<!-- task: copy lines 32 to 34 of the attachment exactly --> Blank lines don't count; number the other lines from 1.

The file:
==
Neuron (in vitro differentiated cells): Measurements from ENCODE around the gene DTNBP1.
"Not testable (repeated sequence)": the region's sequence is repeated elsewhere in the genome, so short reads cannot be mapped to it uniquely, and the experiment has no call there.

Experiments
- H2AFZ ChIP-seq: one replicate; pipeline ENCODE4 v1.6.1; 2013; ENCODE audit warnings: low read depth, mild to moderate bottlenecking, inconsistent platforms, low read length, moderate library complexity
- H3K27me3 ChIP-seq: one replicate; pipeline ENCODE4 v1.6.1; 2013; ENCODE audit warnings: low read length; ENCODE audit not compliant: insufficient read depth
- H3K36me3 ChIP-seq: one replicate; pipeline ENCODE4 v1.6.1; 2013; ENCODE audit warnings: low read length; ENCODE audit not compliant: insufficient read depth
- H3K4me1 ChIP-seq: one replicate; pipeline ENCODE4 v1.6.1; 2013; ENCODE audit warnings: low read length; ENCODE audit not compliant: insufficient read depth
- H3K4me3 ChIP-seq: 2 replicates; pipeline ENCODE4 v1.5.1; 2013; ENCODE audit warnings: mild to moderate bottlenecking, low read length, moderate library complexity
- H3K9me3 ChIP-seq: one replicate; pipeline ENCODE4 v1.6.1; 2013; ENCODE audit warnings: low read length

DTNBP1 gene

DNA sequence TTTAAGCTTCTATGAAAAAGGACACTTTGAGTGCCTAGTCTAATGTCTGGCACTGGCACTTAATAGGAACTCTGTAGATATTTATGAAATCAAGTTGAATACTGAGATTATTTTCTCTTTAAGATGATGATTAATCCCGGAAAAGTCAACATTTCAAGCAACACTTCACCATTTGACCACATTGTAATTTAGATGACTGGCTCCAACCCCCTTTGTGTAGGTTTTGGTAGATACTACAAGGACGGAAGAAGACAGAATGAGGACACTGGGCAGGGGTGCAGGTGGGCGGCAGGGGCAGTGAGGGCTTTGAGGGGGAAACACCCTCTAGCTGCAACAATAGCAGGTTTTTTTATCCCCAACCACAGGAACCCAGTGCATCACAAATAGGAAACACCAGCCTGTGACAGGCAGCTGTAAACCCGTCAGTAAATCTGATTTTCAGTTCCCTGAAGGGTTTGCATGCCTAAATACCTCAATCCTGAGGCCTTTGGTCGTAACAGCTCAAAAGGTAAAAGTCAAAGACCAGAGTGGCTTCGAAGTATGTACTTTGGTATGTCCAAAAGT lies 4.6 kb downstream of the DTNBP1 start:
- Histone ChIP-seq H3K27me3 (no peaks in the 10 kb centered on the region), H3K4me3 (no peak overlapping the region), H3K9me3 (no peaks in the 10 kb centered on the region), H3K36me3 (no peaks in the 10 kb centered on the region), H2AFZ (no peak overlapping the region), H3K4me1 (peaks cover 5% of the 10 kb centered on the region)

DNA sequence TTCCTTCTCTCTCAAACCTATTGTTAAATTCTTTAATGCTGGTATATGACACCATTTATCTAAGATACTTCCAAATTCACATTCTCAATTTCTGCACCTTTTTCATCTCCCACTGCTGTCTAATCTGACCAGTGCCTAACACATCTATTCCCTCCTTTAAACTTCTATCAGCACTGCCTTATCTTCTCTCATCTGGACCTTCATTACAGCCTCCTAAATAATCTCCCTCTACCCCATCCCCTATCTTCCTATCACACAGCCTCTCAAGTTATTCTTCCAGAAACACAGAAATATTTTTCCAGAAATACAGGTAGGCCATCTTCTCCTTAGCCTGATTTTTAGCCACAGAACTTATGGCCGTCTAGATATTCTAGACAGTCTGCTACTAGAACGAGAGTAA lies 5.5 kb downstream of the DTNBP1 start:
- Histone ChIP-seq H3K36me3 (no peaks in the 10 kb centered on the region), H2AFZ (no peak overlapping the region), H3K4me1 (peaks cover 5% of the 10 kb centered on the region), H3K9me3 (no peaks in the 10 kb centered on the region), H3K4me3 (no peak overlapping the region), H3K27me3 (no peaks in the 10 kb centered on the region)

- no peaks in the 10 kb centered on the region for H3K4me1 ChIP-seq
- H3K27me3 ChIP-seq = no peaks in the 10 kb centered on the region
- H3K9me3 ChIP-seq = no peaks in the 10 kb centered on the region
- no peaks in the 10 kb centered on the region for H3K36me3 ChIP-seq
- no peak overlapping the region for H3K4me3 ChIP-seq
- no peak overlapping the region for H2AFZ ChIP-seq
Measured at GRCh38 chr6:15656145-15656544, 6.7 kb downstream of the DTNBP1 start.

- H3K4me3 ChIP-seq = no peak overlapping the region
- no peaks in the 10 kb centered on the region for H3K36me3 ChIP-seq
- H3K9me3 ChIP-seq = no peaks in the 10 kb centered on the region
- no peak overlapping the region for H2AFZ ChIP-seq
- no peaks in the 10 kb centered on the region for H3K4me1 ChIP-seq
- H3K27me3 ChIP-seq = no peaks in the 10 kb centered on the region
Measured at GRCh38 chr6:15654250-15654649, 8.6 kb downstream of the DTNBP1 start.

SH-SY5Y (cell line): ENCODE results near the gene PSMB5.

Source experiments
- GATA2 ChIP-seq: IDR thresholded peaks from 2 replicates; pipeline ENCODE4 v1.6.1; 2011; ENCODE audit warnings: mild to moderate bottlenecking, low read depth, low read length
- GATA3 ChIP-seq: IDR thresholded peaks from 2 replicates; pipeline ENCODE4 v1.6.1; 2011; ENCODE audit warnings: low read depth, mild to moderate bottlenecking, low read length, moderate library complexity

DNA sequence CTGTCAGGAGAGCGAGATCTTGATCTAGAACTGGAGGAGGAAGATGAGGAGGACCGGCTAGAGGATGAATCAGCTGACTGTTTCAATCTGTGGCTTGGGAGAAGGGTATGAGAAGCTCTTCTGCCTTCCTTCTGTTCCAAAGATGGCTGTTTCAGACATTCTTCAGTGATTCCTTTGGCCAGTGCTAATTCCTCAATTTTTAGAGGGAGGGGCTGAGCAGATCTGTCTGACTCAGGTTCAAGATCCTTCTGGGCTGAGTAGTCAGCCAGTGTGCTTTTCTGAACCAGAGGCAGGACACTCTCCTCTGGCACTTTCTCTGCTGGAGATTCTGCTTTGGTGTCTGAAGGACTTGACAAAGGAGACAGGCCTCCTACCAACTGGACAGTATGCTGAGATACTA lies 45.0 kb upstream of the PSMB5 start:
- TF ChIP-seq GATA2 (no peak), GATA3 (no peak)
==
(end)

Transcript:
- GATA3 ChIP-seq: IDR thresholded peaks from 2 replicates; pipeline ENCODE4 v1.6.1; 2011; ENCODE audit warnings: low read depth, mild to moderate bottlenecking, low read length, moderate library complexity

DNA sequence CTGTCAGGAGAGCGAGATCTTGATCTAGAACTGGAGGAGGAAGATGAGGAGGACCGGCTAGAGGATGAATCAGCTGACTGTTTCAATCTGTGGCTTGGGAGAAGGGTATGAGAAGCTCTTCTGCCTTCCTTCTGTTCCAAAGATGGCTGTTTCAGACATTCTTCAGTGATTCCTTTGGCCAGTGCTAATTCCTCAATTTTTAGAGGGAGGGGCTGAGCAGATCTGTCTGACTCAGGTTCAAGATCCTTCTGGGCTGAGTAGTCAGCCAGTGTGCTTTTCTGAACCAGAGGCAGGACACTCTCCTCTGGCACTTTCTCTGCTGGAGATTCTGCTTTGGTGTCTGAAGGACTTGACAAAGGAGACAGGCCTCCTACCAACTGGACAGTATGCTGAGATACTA lies 45.0 kb upstream of the PSMB5 start:
- TF ChIP-seq GATA2 (no peak), GATA3 (no peak)